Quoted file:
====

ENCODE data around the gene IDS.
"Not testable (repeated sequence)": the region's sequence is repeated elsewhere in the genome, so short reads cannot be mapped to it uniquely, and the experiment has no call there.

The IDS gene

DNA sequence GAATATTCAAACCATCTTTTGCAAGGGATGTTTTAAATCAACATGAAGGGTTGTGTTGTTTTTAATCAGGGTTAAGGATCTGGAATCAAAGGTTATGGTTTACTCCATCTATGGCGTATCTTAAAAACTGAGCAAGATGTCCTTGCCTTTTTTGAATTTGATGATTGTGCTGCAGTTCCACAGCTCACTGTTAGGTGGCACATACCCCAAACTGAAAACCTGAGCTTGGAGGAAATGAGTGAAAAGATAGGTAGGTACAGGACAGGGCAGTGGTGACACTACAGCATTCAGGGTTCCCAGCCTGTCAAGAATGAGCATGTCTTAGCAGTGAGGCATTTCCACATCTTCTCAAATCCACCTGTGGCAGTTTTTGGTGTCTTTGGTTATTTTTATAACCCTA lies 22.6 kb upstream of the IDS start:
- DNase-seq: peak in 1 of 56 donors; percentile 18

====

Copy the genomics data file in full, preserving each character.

ENCODE data around the gene IDS.
"Not testable (repeated sequence)": the region's sequence is repeated elsewhere in the genome, so short reads cannot be mapped to it uniquely, and the experiment has no call there.

The IDS gene

DNA sequence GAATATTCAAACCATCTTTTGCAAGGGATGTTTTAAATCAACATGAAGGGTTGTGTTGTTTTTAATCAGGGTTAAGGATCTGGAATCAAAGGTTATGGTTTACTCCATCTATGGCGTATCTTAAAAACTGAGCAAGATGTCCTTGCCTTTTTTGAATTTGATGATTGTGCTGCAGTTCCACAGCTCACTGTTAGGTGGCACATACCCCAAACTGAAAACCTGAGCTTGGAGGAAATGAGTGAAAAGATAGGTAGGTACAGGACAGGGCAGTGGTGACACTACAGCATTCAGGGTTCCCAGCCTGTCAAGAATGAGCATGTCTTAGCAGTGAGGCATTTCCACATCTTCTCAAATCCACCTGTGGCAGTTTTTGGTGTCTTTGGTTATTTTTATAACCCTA lies 22.6 kb upstream of the IDS start:
- DNase-seq: peak in 1 of 56 donors; percentile 18